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Your Holiday Present
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The Screaming Capitalist
Calgary-based Financial Advisor, Kevin Cork, provides basic financial planning information for Canadians combined with optimism and scepticism that he calls "scoptimism."

By Kevin Cork  | Wednesday, December 07, 2005

Financial survival tips for Christmas

Commercialism runs rampant this time of year and while this type of consumerism is good for the economy and makes all those malls seem like THE place to be it also usually means that January and February –when the bills start arriving-can be pretty tight financially. This is made worse by the fact that some many people wait until then to do their RRSP contribution as well.

One of the best solutuions for not spending too much at Christmas is to create a list of gift, budget for it and then go back to the list and CHECK IT TWICE! Then, take out, in cash, the money you need for these gifts, leave the credit card and debit card at home-I’m not kidding- and go buy what you need. Any desire to spend on an extra gift gets effectively squelched when you face the prospect of getting back in the car, leaving the parking lot, fighting traffic home, getting the credit card and coming all the way back.

And, do NOT shop for everything on the 23 rd or the 24 th. You will be harassed, rushed and you will spend more just to get it over with. If you must shop late, do it on the Boxing Day sales on the 26 th. Either you will have a lot fewer friends and relatives to buy for since you showed up empty handed on the 25 th OR you can be hyper-organized and pick up gifts for Christmas 2006!

(MY birthday, btw, is on the 27 th of December and I think one of the latent motivations I felt to become a financial planner was created when I would spend hours figuring out whether all my “combined” gifts were worth more than the separate birthday/Christmas gifts my sister-born in July-received.)

Creating a budget for your presents is however, merely a band-aid solution to the financial apocalypse that is holiday gift spending. A surer solution is, to a greater or lesser extent, to change the rules. It’s a little late in the year to be suggesting anything too radical but here are some things you can propose to your family for next year. It requires the family to agree as a group and that can cause stress, but properly broached and accepted with the right attitude, it can be a tremendous way to reduce the financial burden.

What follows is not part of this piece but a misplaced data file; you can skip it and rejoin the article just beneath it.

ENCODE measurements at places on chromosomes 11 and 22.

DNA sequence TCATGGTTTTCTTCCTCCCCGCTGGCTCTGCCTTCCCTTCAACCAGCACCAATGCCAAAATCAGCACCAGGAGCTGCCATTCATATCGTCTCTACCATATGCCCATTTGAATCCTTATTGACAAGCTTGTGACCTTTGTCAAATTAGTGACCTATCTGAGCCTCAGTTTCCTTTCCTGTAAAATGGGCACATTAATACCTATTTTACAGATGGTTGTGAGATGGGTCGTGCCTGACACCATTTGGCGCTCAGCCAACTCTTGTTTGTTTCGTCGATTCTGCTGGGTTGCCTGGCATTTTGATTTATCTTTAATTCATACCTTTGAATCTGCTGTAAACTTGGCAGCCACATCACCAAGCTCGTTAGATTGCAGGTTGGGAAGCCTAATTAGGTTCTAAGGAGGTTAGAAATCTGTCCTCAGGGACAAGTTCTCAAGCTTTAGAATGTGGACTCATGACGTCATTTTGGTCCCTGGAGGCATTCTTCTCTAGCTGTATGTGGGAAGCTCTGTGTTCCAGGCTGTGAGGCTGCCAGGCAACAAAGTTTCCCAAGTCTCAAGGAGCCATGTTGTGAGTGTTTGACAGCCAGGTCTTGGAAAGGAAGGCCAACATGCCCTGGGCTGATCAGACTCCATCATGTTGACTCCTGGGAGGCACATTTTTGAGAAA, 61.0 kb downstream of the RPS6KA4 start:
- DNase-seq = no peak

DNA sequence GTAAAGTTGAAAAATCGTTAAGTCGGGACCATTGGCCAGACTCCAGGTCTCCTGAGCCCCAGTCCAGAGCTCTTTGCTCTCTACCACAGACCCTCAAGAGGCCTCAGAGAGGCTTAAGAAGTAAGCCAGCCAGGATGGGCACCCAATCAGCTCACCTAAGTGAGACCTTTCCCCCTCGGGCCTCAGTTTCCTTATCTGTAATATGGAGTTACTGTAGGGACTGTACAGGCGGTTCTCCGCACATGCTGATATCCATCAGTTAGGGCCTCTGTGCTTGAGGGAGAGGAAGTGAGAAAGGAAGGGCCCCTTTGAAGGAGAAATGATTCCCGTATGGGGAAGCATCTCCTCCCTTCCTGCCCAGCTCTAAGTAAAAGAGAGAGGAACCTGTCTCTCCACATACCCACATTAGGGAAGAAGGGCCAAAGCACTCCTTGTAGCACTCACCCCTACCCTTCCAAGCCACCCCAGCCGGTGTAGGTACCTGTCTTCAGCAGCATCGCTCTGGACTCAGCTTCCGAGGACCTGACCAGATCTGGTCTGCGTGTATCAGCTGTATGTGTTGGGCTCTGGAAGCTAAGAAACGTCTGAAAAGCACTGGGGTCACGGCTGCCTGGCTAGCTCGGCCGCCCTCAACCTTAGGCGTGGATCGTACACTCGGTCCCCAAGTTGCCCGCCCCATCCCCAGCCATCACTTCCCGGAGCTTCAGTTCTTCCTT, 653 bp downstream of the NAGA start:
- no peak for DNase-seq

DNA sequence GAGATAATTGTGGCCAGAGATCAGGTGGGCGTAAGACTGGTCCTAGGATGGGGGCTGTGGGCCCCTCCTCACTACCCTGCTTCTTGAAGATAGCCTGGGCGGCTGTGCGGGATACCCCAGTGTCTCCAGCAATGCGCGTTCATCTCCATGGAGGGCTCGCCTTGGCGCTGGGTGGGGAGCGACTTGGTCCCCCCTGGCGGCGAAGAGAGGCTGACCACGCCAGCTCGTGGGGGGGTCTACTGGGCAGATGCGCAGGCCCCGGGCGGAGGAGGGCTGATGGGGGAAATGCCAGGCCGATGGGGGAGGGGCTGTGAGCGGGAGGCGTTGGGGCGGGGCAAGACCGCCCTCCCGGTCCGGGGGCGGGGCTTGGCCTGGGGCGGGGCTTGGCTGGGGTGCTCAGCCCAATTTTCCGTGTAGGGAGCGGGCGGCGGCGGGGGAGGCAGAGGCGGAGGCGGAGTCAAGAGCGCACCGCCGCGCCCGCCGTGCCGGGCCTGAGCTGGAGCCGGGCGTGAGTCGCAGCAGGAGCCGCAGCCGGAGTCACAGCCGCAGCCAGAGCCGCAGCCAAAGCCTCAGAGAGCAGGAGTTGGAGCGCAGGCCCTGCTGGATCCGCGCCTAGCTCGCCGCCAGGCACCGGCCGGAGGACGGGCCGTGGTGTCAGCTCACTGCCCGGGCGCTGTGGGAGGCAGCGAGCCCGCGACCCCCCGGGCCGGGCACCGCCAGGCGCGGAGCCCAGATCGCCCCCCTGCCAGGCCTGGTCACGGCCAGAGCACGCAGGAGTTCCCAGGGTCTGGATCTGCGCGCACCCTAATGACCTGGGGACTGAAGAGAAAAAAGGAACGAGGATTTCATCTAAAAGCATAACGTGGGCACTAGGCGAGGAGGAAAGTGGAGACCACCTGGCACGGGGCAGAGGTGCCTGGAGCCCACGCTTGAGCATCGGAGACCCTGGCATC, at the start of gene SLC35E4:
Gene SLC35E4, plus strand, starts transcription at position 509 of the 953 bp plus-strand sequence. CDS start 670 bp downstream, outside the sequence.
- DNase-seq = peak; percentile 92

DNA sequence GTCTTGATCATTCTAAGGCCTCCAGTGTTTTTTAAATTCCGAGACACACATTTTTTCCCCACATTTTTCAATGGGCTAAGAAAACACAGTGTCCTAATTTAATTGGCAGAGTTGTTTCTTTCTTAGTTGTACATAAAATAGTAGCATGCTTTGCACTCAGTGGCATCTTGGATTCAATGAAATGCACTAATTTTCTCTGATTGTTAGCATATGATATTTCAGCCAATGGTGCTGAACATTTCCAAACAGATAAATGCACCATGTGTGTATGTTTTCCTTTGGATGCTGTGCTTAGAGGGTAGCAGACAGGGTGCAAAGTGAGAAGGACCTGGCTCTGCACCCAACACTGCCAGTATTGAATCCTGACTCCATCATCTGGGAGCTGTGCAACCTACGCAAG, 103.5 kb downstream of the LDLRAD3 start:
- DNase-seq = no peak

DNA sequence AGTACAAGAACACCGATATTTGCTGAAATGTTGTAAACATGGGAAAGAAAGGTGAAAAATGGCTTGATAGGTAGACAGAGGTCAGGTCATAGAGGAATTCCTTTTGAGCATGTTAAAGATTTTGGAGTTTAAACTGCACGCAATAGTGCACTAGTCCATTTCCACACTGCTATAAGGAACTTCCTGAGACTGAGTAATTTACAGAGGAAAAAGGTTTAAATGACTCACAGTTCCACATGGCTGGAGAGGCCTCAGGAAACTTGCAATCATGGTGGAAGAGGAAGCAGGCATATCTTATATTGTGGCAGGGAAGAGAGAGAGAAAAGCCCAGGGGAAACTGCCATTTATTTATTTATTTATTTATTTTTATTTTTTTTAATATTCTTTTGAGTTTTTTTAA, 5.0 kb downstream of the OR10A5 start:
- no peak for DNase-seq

Listed in order of increasingly radical solutions:

Place a limit on what can be spent on family gifts.

If you say no more than $20 per gift per person or family gift, you can keep things simple. Further, finding funky gifts cheap can be lots of fun.

Practical Gifts

My wife and I each year give ourselves tender, romantic thoughtful gifts each year. Like last year, for example when we gave each other the new dishwasher. Then on Christmas day we each get some tiny little thing.

For large families, limit gifts to say three each, randomly assigned.

You all choose three names out of a hat and then have to buy only those three gifts. This can be done with or without a price ceiling.

Buy charity gifts.

One year, my mother-in-law suggested everyone bought wind up toys as gifts. Everyone got gifts to open, a vote was cast on the best one and that person boxed them all up and took them to a women’s shelter.

Have a true “no money” Christmas

This theme is not about making arts and crafty bird feeders from margarine containers or brewing biodiesel from deep fryer grease. My mother in law also suggested this one based on a couple of premises:

  • The extended family, what with re-marriages and cousins etc ran up to nearly 50 people.
  • All the adults, by and large, have all the stuff they want.

In the fall a few years ago, she proposed, well, decreed really, that the coming Christmas was to be a No Money Christmas, ie. No money could be spent on buying Christmas gifts. The idea was to be the most creative and clever and all the gifts were slowly opened one at a time and commented on and critiqued harshly and cleverly. It worked out very well because there was still turkey, games, drinks and old movies. That first year I received some pictures of sport cars, private jets and an island resort, things that my brother in law WOULD have bought for me if allowed to spend money, a music CD from the sister in law (it was the 11 th CD of her joining the CD club, ordering 10 and getting the 11 th one free) and the winter gloves I had left there two weeks previous. It was hilarious and such a huge hit that it now happens every year. In fact the kids, who still get “real” gifts, now look forward to the time when they are big enough to be included with the adults and cease to receive real presents.

If this sort of strategy is a radical change for your own family, then you should approach it cautiously. As a way of introducing the subject you could announce that you want all of the presents you receive to be under $20. This will probably lead to other family members seizing on the same idea and hopefully seeing it mushroom. Christmas time should be about holidays, parties, friends and family and food. Not bills.

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